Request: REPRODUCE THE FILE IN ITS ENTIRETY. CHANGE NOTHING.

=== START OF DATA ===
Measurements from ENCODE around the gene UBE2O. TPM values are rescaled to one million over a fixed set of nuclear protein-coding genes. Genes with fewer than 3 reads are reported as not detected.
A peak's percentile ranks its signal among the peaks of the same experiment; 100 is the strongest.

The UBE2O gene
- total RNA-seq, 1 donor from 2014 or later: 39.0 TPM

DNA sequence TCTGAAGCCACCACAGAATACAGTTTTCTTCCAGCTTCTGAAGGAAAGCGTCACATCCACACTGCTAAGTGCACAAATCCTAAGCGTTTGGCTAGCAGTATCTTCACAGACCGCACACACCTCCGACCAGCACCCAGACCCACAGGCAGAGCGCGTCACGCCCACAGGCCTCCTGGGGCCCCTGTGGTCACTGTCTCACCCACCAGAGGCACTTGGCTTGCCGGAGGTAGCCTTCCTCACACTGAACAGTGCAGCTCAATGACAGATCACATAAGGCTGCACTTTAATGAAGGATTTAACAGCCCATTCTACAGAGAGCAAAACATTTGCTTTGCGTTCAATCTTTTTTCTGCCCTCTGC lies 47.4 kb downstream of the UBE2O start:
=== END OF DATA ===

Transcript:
Measurements from ENCODE around the gene UBE2O. TPM values are rescaled to one million over a fixed set of nuclear protein-coding genes. Genes with fewer than 3 reads are reported as not detected.
A peak's percentile ranks its signal among the peaks of the same experiment; 100 is the strongest.

The UBE2O gene
- total RNA-seq, 1 donor from 2014 or later: 39.0 TPM

DNA sequence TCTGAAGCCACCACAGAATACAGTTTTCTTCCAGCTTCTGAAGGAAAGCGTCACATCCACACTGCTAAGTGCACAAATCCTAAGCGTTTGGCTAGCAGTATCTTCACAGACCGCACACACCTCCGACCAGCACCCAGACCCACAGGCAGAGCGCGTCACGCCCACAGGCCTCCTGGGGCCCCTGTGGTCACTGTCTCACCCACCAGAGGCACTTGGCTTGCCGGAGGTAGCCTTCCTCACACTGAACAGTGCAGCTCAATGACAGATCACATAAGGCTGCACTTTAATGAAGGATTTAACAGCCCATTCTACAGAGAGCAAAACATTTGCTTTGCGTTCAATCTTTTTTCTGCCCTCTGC lies 47.4 kb downstream of the UBE2O start: